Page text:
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Figure 1. Western horse fly (Tabanus punctifer). Notice the large eyes and elongated mouthparts. Courtesy: W. Cranshaw, CSU, Bugwood.org


Written collaboratively by Patrick Wagner, Amanda Bachmann, and Adam Varenhorst.

Horse Fly Activity

As we progress later into the summer, we commonly see an increase in horse fly activity. These large flies can be found throughout South Dakota; however, they are typically more of an issue in the Southern and Eastern portions of the state. Horse flies have the ability to inflict a very painful bite and draw large amounts of blood. If present in high populations, they can become a significant pest of pastured livestock, primarily cattle and horses.

Identification

Horse flies can be easily identified by their large size compared to other common fly pests such as stable flies or horn flies. Most species are approximately ½ of an inch to 1 ¼ inches in length. Horse flies have a robust body that is usually covered with small hairs. They have a pair of large compound eyes on the head and prominent mouthparts that extend downward (Figure 1). Horse flies vary in color, with many being black, grey, or brown and some having patterns of blue, green, or yellow. Most species are multicolored with stripes on the abdomen and thorax (Figure 2). Horse flies can also be uniformly colored, including the eyes and wings (Figure 3).


Fig. 2. Horse fly (Tabanus abactor). Courtesy: W. Cranshaw, CSU, Bugwood.org

Fig. 3. Black horse fly (Tabanus atratus). Courtesy: W. Upham, KSU, Bugwood.org

 

Lifecycle & Behavior

In South Dakota, adult horseflies start emerging in early summer and remain active for 6 to 8 weeks. The flies will feed on nectar until they mate, after which the females will feed on blood. Much like mosquitos, female horse flies require blood meals in order to develop eggs. The females lay their eggs on vegetation in streams and wetlands. Larvae will hatch a few days later and drop down into water or saturated soil to complete their development. Most horse fly species only have one generation per year. They overwinter as larvae, pupate, and emerge as new adults the following year.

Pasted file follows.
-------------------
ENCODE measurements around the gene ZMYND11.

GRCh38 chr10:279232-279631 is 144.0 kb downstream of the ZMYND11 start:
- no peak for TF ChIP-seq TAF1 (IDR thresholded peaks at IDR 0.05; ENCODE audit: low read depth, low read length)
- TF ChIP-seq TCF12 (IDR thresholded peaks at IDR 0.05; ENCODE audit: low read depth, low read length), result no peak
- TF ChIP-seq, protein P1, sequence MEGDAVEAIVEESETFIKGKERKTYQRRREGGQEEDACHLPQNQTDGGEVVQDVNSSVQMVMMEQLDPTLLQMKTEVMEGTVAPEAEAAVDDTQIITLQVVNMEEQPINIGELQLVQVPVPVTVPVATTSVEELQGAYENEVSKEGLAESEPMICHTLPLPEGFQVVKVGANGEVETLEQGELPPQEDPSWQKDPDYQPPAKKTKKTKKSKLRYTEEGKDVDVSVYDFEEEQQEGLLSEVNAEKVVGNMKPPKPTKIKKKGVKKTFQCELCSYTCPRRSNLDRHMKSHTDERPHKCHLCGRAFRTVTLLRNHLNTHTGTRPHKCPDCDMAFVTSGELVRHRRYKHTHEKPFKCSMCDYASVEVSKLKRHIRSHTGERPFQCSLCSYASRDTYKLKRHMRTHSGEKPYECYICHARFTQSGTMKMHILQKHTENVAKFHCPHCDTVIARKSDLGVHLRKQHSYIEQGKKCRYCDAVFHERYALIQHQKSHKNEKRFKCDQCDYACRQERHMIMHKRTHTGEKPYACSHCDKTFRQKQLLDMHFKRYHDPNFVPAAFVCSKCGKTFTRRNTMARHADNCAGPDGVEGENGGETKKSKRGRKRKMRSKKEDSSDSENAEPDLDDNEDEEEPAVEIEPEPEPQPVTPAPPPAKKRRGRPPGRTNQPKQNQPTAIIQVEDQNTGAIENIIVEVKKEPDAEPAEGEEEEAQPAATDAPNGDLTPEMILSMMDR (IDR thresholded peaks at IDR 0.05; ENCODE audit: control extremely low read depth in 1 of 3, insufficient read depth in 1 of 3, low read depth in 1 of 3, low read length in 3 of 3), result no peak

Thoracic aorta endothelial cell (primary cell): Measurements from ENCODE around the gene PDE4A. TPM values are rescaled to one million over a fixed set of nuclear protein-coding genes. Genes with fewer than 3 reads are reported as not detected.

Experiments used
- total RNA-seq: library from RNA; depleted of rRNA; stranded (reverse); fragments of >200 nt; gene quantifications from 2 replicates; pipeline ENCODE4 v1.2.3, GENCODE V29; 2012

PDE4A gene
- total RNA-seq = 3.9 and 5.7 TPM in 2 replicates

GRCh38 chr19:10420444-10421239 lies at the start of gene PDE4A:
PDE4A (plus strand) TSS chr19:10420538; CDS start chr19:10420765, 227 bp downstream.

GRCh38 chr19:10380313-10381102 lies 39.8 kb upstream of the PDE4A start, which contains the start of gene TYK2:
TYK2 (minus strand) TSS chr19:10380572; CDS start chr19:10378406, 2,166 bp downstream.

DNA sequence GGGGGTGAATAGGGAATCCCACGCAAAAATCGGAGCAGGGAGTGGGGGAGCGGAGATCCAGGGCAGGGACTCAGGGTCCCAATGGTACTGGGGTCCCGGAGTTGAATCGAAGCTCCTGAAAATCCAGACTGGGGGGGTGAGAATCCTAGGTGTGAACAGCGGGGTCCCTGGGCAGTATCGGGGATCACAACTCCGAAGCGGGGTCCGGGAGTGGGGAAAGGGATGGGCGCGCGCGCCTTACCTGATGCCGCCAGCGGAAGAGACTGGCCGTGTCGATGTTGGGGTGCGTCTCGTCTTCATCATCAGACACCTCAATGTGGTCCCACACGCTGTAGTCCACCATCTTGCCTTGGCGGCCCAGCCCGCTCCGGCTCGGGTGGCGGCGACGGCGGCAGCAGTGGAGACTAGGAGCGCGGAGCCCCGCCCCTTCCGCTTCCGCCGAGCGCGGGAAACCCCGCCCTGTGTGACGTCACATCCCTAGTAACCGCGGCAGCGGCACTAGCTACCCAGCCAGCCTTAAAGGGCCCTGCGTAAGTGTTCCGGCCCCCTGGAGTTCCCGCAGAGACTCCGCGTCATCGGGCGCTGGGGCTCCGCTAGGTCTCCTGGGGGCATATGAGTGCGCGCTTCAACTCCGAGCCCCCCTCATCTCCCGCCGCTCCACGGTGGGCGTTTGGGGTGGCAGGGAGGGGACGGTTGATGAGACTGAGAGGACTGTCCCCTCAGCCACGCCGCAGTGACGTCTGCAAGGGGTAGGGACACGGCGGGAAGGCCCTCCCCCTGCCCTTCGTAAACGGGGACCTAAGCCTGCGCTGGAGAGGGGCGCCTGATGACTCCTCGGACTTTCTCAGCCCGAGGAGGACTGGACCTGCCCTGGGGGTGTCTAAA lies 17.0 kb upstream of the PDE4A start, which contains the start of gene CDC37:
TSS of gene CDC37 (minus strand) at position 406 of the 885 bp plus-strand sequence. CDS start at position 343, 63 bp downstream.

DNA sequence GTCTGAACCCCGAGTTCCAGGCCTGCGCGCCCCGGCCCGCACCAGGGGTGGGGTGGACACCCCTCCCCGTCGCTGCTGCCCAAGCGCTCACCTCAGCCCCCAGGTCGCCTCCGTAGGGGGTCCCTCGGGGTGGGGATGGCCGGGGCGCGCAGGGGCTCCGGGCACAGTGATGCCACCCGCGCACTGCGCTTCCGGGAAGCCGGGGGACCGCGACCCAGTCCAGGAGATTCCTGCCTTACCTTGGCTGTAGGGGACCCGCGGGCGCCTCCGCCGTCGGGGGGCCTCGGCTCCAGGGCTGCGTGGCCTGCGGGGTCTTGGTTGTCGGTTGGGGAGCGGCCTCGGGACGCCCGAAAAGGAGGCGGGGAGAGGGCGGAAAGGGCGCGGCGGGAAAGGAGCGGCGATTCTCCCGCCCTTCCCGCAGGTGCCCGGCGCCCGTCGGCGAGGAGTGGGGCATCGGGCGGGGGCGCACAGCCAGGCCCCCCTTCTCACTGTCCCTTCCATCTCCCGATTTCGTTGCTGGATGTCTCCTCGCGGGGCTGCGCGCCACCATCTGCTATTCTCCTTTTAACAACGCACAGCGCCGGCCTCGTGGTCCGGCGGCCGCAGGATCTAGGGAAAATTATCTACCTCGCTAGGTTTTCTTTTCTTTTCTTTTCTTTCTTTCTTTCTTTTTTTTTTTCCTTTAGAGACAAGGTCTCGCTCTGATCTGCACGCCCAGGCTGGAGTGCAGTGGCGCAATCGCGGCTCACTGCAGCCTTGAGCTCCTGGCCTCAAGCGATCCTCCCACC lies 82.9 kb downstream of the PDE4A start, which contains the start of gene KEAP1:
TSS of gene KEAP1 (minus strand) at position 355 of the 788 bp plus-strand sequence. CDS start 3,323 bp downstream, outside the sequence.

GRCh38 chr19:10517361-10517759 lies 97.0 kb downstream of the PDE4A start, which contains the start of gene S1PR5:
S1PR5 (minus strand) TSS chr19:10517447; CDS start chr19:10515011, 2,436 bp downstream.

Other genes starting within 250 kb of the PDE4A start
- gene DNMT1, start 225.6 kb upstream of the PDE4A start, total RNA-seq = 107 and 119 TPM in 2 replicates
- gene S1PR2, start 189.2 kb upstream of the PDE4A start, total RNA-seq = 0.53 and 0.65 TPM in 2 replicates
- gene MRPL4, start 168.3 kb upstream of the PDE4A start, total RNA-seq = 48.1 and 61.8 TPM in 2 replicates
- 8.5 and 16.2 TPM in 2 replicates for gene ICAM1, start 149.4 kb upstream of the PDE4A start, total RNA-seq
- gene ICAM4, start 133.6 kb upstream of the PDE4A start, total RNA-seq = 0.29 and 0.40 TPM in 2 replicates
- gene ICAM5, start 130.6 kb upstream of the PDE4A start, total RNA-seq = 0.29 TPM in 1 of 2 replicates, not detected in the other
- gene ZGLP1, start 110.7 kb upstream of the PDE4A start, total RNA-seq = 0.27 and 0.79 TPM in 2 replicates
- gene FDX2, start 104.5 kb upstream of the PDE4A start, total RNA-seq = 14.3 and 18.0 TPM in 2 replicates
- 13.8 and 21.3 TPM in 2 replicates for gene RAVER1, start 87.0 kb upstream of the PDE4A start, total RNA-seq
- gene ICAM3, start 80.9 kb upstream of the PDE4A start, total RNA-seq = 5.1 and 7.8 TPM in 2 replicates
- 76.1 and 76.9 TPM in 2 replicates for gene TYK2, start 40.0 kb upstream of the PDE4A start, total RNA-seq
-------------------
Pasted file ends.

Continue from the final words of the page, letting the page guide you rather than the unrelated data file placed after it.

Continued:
Horse flies primarily feed on larger animals, including cattle and horses. They mostly rely on visual cues to seek out hosts, searching for large, dark, moving objects. Horseflies are capable of consuming large amounts of blood, leading to animal stress and reduced weight gain. They can also be disease vectors and potentially cause further harm to affected livestock.

Management

Managing horse flies can be very challenging. Horse fly larvae cannot be eliminated without risking permanent damage to sensitive wetland ecosystems. The other option is to manage adult flies, which is difficult because their large size makes them tolerant to treatments. Using insecticidal ear tags can deter horse flies from feeding. Another method is to spray animals with a short-residual pyrethrin to hit the flies directly. However, it may take several applications before populations are successfully suppressed.


Reference: Hill, C. A. and J. F. MacDonald. 2010. Horse and Deer Flies: Biology and Public Health Risk. Purdue University Extension.

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